Sprint Nextel, the third largest wireless operator in the US by subscribers, has reported losses of USD29.5 billion for its fiscal fourth-quarter ending 31 December, after it decided to write down most of the value of its Nextel Communications acquisition in 2006. In a filing with the Securities and Exchange Commission (SEC) on 1 February this year, Sprint Nextel said the write off could include virtually all of the USD30.7 billion the company keeps on its books. The actual write-down has wiped four-fifths off the value of Nextel at the time it was acquired – the fifth-largest loss among Standard & Poor’s 500 Index companies since 1990, writes Bloomberg. Sprint’s Q4 2007 revenues fell 5.7% year-on-year to USD9.85 billion, missing analysts’ estimates, and the carrier also borrowed USD2.5 billion under a credit line.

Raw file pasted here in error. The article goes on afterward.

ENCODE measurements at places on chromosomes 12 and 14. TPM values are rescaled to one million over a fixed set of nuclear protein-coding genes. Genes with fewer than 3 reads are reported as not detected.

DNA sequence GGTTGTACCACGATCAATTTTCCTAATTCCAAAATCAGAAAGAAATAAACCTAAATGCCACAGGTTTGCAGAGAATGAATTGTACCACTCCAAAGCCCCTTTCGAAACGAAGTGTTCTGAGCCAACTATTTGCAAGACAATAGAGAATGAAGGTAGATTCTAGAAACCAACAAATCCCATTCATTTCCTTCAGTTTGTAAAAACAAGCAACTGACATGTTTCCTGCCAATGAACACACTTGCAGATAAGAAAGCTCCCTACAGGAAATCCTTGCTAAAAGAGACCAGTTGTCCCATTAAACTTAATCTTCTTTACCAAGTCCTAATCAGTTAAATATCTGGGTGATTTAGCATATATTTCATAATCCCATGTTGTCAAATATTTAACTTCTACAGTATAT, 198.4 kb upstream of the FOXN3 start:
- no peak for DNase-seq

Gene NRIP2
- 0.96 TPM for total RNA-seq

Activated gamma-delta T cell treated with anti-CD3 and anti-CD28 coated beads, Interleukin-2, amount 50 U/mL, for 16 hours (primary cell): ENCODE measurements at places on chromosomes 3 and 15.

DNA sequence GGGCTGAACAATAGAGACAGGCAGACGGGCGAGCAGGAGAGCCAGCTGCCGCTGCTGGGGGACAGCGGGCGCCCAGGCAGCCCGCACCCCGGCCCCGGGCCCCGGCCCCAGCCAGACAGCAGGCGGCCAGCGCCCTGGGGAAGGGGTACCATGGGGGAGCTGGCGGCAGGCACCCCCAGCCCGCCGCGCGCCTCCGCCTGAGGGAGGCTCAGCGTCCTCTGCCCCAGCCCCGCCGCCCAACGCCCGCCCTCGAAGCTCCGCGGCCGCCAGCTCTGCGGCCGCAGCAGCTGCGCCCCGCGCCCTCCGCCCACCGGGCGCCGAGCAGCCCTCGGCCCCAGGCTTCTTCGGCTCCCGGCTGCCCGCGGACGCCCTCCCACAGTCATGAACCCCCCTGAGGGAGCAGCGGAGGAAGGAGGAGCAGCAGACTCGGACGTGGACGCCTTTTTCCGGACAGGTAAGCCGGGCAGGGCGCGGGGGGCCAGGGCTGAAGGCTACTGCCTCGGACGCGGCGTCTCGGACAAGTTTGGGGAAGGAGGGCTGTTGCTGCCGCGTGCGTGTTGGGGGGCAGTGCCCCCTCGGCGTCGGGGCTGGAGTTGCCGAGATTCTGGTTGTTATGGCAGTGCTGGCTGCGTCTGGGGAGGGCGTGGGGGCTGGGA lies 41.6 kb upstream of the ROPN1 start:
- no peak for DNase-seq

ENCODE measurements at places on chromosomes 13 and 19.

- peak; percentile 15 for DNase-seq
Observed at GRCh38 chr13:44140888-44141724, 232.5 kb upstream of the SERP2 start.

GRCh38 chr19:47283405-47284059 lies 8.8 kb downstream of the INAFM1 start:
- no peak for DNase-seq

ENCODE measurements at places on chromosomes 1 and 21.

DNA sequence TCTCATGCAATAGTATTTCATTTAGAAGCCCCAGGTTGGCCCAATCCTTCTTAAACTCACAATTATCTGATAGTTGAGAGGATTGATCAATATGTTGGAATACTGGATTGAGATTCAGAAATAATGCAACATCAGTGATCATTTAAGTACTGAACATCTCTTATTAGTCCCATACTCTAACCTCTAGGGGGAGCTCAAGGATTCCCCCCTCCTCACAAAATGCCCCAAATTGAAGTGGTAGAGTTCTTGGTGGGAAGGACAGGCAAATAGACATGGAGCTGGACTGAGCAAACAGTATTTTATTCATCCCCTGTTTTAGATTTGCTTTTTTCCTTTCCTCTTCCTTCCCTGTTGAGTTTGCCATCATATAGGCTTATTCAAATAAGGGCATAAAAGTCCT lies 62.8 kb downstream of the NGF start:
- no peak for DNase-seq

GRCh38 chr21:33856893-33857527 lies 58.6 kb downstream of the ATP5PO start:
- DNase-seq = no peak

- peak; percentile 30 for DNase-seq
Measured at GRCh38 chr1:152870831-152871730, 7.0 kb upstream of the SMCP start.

Sprint says it expects to lose a net 1.2 million subscribers in the current quarter, roughly the same amount as it lost during the whole of 2007. Subscriber losses have been prompted by poor service quality and dropped calls which have reportedly ballooned since the Nextel purchase. If the operator’s gloomy prediction proves well-founded, Sprint will have lost 5.9% of its contract subscriber base by 30 June. The group’s new chief executive officer Dan Hesse confirmed that business was deteriorating. Sprint, whose shares have fallen to their lowest level since October 2002, is expecting a rocky time ahead. ‘We will have a difficult 2008 as we turn this ship around,’ Hesse said, adding ‘This turnaround will not happen for many quarters’. To staunch the exodus of disgruntled customers Hesse has announced a series of initiatives including a new unlimited calling plan costing USD89.99 per month, including SMS and push-to-talk (PTT) capabilities. Sprint is also selling a USD99.99 version with web access, television and music.